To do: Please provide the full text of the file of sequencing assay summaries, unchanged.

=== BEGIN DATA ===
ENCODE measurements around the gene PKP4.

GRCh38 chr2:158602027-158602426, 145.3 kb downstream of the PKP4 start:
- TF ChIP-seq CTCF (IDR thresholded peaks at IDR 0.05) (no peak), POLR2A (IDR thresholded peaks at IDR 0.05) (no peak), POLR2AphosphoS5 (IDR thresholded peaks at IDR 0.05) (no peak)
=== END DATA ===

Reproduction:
ENCODE measurements around the gene PKP4.

GRCh38 chr2:158602027-158602426, 145.3 kb downstream of the PKP4 start:
- TF ChIP-seq CTCF (IDR thresholded peaks at IDR 0.05) (no peak), POLR2A (IDR thresholded peaks at IDR 0.05) (no peak), POLR2AphosphoS5 (IDR thresholded peaks at IDR 0.05) (no peak)